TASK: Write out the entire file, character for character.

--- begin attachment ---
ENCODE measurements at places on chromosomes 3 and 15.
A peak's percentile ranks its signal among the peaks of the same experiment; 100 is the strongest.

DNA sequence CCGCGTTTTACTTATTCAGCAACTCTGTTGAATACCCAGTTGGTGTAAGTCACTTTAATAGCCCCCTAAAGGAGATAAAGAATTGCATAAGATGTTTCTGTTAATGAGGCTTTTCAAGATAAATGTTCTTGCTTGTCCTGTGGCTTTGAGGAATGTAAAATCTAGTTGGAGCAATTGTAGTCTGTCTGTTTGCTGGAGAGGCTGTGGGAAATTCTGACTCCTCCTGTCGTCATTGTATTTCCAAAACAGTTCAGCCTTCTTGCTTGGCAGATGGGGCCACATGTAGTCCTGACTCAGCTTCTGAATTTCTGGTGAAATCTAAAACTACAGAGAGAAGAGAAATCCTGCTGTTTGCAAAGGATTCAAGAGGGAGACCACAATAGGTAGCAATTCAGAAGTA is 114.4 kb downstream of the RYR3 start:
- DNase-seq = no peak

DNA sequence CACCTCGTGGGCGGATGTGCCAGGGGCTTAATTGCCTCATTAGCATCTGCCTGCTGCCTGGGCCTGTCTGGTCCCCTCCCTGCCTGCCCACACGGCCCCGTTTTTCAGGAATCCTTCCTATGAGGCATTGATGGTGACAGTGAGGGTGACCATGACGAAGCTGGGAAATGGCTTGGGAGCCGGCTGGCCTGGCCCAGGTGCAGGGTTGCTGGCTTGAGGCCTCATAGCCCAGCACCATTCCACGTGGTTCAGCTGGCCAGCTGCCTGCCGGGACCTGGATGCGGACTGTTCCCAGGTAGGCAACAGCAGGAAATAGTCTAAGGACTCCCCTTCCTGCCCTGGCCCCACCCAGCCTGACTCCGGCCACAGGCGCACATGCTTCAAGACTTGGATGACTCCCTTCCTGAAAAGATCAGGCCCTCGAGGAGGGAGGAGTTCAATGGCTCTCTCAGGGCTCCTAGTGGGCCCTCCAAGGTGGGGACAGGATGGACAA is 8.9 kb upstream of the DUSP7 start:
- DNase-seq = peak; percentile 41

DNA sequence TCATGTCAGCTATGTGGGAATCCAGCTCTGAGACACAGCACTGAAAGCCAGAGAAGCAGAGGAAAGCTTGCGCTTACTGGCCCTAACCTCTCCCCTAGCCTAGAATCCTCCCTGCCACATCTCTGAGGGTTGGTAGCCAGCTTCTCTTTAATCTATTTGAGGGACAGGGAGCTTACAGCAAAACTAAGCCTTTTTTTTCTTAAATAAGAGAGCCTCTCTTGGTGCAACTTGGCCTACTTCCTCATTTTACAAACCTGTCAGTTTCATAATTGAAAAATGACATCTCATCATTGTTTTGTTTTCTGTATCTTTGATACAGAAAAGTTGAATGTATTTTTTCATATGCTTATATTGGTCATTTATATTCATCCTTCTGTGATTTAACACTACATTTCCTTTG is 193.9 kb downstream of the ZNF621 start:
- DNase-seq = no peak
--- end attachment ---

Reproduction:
ENCODE measurements at places on chromosomes 3 and 15.
A peak's percentile ranks its signal among the peaks of the same experiment; 100 is the strongest.

DNA sequence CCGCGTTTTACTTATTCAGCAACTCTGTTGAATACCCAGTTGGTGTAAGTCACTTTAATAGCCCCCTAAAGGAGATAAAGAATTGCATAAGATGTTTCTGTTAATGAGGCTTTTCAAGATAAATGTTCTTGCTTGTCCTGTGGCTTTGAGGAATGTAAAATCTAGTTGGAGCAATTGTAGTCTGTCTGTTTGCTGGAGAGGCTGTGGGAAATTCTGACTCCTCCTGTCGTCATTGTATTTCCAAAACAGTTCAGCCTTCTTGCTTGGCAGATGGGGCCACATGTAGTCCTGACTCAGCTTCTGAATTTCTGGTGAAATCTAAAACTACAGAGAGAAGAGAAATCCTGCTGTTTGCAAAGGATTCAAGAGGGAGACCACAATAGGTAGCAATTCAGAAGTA is 114.4 kb downstream of the RYR3 start:
- DNase-seq = no peak

DNA sequence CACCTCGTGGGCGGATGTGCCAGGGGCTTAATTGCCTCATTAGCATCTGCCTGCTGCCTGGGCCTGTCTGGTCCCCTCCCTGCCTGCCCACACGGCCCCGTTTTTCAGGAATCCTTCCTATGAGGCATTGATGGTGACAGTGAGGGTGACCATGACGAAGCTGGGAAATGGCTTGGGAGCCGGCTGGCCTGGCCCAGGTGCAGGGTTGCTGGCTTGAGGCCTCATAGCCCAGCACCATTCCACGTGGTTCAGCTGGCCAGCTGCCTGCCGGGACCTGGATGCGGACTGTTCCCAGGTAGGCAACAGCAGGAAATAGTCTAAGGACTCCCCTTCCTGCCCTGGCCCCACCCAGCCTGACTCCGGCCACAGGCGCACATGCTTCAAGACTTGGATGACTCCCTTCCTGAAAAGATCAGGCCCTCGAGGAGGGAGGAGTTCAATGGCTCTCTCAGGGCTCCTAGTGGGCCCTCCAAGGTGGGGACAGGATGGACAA is 8.9 kb upstream of the DUSP7 start:
- DNase-seq = peak; percentile 41

DNA sequence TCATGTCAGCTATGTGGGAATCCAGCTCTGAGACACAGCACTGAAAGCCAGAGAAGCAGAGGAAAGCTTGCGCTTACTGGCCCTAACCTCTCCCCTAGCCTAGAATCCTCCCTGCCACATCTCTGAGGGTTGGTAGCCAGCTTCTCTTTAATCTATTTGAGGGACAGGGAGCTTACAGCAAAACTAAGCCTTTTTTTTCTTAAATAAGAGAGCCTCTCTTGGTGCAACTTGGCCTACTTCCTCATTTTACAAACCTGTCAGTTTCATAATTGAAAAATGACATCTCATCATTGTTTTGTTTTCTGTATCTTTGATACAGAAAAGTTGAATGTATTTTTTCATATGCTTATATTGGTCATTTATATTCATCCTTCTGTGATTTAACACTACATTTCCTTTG is 193.9 kb downstream of the ZNF621 start:
- DNase-seq = no peak